This is where you have to understand how Disney allocates the hotel rooms. There isn't an unlimited number of special offer rooms. So there's a certain number of rooms allocated for Annual Pass rates, another set for another offer, etc. Even at the Disney Vacation Club (DVC) resorts, there are blocks of rooms for DVC owners, with another for mortal rentals.

So when I called to convert the rooms to an AP rate, I found they didn't have the combination of rooms available in the new block of AP rate rooms, so I was stuck with a reservation with five days at full rack, which I couldn't get at AP rates, even though I had the reservation in hand for the rooms. (I ended up canceling everything and starting over, which was an adventure in its own right. You can read about it here.)
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The discussion on resort "levels" (Value, Moderate, Deluxe, etc.) and amenities are addressed on the Walt Disney World On-site Resorts page.
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Getting There by Car

As mentioned before, I'm probably not your typical guest. For starters, I live more than a thousand miles from Walt Disney World, and I drive there. (I quit flying decades ago, and I really like being on the road, so the drive is just part of the vacation.) If you decide to drive and the trip will take more than a day, see my section on How I plan a Road Trip for some travel tips and suggestions.)

If you're like 99% of the country and live North of Orlando, Florida, then your approach to Disney World is via I-75 or I-95.

If you're coming down I-75 through Atlanta, you'll see the entire South Georgia Pecan and Peach Tourist Corridor, then the Florida Citrus and Disney World Souvenir Tourist Corridor. Fifteen or twenty miles past Ocala, is the Florida Turnpike. Take it, it's worth the toll. The free alternative is to take I-75 South to Tampa, then I-4 to Disney World, but you'll waste more money in gas, than you would for the toll.

Once you pass the Okahumpka rest stop, you'll have two choices. The first is Florida SR-429, another toll road, which will bring you into Disney World from the West, through the Western Way entrance. This really isn't a backdoor, but it's definitely less crowded entering the World via Western Way.

However, if it's your first time driving to Disney World, you might want to continue on the Turnpike to I-4, and take I-4 toward Disney World. (Just follow the signs, you will be making a confusing 270 degree turn from the Turnpike to I-4, so they can funnel you through the toll booth.)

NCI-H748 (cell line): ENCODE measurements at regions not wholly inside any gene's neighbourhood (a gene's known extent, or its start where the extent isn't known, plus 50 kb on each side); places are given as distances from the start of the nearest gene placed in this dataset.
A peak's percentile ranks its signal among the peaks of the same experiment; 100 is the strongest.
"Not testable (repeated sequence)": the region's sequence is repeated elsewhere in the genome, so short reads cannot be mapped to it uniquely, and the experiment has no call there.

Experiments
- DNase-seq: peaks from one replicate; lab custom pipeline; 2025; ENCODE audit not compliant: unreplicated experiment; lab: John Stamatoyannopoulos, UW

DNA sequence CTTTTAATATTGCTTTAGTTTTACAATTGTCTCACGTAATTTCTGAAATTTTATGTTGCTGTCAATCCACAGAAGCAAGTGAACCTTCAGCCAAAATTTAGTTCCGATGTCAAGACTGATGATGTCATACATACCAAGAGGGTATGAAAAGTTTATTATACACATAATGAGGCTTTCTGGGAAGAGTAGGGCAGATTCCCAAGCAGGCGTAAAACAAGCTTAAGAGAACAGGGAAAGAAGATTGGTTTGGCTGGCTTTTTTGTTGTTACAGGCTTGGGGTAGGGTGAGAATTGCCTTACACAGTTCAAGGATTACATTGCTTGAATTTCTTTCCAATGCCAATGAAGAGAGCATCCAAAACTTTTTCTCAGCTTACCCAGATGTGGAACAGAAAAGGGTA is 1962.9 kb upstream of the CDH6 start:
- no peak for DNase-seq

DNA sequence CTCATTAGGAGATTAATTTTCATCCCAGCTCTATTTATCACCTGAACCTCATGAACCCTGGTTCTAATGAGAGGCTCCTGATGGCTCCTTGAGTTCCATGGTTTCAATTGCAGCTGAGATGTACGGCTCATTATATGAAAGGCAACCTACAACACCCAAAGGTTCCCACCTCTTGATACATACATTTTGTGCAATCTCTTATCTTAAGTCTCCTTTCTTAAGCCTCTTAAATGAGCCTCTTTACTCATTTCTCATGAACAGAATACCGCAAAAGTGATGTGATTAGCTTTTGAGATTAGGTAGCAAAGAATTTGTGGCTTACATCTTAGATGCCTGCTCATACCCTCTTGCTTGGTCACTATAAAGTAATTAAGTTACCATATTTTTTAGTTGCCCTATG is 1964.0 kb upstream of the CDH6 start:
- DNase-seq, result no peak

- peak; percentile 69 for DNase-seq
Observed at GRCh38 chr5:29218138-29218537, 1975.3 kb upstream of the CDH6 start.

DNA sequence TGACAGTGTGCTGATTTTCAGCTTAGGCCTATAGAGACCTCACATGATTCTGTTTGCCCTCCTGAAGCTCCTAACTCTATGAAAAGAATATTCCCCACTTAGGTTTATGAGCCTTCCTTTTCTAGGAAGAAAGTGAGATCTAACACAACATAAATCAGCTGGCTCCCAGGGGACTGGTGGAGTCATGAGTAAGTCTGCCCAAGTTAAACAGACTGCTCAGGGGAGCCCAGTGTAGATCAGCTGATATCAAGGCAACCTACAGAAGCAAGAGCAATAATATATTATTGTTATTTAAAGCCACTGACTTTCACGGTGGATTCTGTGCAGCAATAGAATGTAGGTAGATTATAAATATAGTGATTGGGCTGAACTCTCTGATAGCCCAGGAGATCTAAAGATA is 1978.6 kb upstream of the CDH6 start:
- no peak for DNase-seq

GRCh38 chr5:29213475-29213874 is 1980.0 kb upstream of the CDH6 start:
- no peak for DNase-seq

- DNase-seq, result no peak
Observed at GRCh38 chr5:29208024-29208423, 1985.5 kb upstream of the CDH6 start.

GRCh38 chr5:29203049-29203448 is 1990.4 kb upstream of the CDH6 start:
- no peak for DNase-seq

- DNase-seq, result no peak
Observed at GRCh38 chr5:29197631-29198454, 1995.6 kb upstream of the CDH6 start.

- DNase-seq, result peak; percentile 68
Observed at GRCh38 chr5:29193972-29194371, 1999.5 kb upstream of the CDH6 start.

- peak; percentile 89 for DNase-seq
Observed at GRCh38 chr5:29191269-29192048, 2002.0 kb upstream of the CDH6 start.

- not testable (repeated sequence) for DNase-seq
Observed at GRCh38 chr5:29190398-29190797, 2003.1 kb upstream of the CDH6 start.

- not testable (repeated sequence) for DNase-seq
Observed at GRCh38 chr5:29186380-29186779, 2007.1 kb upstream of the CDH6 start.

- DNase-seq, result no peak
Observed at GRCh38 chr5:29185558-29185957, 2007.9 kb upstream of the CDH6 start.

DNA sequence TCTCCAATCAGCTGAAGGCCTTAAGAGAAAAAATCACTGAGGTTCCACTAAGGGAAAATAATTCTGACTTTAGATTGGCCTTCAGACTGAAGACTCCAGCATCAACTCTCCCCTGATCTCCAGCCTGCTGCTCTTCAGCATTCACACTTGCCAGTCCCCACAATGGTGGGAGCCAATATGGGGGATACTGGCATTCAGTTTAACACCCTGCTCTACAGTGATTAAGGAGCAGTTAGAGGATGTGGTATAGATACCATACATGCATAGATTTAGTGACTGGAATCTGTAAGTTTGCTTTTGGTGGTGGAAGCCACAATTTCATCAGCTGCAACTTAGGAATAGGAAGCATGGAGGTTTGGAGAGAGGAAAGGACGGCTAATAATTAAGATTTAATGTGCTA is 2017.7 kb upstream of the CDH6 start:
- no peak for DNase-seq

If you are coming South down I-95, you'll want to exit onto I-4 just past Daytona Beach. (If you want to see Kennedy Space Center, continue South on I-95 to KSC, then Florida Tollway-528 (the Beeline) will take you straight to Walt Disney World.)

Either way, coming down I-4 will show you where Universal Orlando and SeaWorld are in relation to Disney World, as well as some of the circus along International Drive, a place that only exists because Walt decided to build his East Coast park here.

Going this way is also easier to find your resort, since they have separate exits for Magic Kingdom, Epcot, Downtown Disney and Animal Kingdom, the current four resort groupings. This route will also have access to hotels with exits to International Drive, Buena Vista, and US-192.

Are you a newbie (or at least a rookie) planning a trip to Walt Disney World? Here's a shameless plug for someone I know. It's a book titled So ... You're Going to Disney World: How I learned to stop worrying and embrace the planning process by Steve Russo, and it's available on Amazon. (He's more the norm, or at least he was (snicker), flying to Orlando, taking kids, and other things I'm either not qualified to talk about, or just don't want to talk about, like where to eat or stay.) It's humorous and informative, and the even the seasoned pro will find him/herself agreeing with his observations. No, I don't get anything for the plug, and the last time I saw Steve, I bought the scotch. Now there's gratitude for you...

I should put a disclaimer here that Disney is implementing some changes that will revolutionize the park experience, and this book won't cover those changes. But it will still provide insights into how to plan things.
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End Walt Disney World (overview) - Part 2.

Jump to: Part 1, History Part 2, Brain Dumps Part 3, Pictures and Theme Parks Overview

  • 06/10/2015 - Page split
  • 06/21/2015 - Rewrite and update